And I can see her point. However, I’m having a hard time getting too worked up about it. It’s not unreasonable to think that women might want to keep this kind of thing private. After all, we don’t yet live in a world where we can talk about our periods openly in mixed company. We still live in a world where people actually believe antiquated and disproven links between daily moods and menstrual cycle. I don’t really blame women for wanting to avoid all of that cultural baggage.

But I will admit that there is something a little icky about talking about “the sensitivity of this purchase.” I mean, they’re just tampons, right? It might not hurt for Hello Flo to take the message of awesome empowerment they so effectively portray in the commercial into other aspects of their advertising.

In the end, this doesn’t dampen how fantastic this commercial is. I’m definitely inspired to wear my red badge of courage more proudly in the future.

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Photo Credit: YouTube/Hello Flo

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4:44PM PDT on Aug 28, 2013


12:07AM PDT on Aug 17, 2013

Whoa, that was a disturbing ad!!! What a bossy, crude and obnoxious girl!

Getting your period is not an empowering thing, it's uncomfortable and potentially painful -- although I *am* happy I got it, as this means my body is functioning well. I feel no need to glamorize it the way the author of this article does: it is JUST a bodily function, like sweating or pooping. And my unwillingness to not parade my pads around stems from the same unwillingness to use the restroom with the door open -- it's a *private* moment and sharing it with others serves no purpose whatsoever.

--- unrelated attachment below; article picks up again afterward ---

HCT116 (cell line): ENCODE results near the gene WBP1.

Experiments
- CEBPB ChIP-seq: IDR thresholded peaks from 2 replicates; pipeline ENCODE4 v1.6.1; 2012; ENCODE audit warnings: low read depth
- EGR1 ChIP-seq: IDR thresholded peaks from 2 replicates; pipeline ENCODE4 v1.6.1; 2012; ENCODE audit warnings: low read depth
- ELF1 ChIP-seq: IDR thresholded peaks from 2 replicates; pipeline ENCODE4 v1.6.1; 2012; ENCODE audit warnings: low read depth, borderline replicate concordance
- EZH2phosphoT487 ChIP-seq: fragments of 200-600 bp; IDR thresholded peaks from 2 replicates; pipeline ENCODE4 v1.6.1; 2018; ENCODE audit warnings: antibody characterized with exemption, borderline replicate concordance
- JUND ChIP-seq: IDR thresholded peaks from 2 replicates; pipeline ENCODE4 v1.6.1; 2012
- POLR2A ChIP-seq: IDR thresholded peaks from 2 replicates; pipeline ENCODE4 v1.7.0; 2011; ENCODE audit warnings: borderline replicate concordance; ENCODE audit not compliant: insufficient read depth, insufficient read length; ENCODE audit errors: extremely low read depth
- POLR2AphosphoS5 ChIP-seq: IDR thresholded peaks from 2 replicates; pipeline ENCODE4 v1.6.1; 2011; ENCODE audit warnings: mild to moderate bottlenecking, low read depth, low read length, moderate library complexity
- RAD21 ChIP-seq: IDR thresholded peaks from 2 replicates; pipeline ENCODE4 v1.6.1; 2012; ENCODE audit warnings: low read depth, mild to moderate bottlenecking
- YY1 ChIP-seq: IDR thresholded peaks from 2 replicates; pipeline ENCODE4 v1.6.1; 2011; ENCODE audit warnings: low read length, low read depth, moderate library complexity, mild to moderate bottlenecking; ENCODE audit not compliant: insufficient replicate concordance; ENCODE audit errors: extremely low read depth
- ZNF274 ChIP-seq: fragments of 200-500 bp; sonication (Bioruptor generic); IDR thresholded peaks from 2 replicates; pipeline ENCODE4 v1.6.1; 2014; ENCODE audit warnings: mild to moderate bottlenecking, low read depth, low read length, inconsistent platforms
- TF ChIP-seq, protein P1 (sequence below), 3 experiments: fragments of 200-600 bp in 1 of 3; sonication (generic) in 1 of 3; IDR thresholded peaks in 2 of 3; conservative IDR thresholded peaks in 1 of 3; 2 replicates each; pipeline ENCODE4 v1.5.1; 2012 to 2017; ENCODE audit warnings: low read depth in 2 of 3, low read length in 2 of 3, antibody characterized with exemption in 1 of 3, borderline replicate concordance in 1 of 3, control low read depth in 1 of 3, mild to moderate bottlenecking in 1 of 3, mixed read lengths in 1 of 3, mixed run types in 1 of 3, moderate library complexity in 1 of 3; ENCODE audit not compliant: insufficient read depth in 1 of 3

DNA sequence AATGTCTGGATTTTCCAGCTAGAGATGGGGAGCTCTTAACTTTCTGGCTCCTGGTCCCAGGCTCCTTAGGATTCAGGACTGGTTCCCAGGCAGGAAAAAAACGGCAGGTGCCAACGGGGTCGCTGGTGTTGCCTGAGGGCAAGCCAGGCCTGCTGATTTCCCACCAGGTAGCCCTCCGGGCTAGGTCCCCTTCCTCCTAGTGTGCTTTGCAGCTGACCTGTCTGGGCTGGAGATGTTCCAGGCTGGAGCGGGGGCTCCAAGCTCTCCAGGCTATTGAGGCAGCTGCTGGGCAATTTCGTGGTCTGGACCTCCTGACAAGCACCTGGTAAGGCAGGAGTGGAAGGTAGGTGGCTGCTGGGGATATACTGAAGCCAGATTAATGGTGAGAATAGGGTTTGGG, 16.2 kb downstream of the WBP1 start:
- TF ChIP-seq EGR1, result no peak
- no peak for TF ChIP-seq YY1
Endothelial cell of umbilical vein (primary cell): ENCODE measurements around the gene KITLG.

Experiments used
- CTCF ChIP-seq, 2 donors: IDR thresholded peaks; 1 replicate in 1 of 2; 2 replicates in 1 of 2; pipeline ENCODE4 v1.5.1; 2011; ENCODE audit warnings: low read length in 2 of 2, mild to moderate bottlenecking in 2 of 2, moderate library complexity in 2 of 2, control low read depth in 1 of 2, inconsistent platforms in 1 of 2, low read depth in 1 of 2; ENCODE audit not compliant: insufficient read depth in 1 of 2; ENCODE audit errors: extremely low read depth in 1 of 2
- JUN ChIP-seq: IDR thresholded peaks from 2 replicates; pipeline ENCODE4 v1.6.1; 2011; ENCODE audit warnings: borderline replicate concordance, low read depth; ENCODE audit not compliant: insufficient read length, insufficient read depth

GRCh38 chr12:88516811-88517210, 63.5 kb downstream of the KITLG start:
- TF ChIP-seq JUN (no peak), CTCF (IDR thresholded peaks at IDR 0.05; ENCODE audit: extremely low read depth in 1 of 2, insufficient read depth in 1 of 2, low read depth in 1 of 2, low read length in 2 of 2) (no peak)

Also, I don't need a study to tell me what I do or do not feel before or during my periods. My pm mood changes are all too real and that's an observation I've made consistently through the years.

10:52AM PDT on Aug 10, 2013

This video felt vaguely disturbing to me. What is a need to show girls so obsessed with popularity so they even use their period as a tool to obtain higher status? Why to teach girls be power hungry and competitive towards each other? Besides that, the video didn't show anything how to use tampons for their primary purpose - menstruation. An unaware child watching it may decide they are used for fighting or should be stuck up their nose.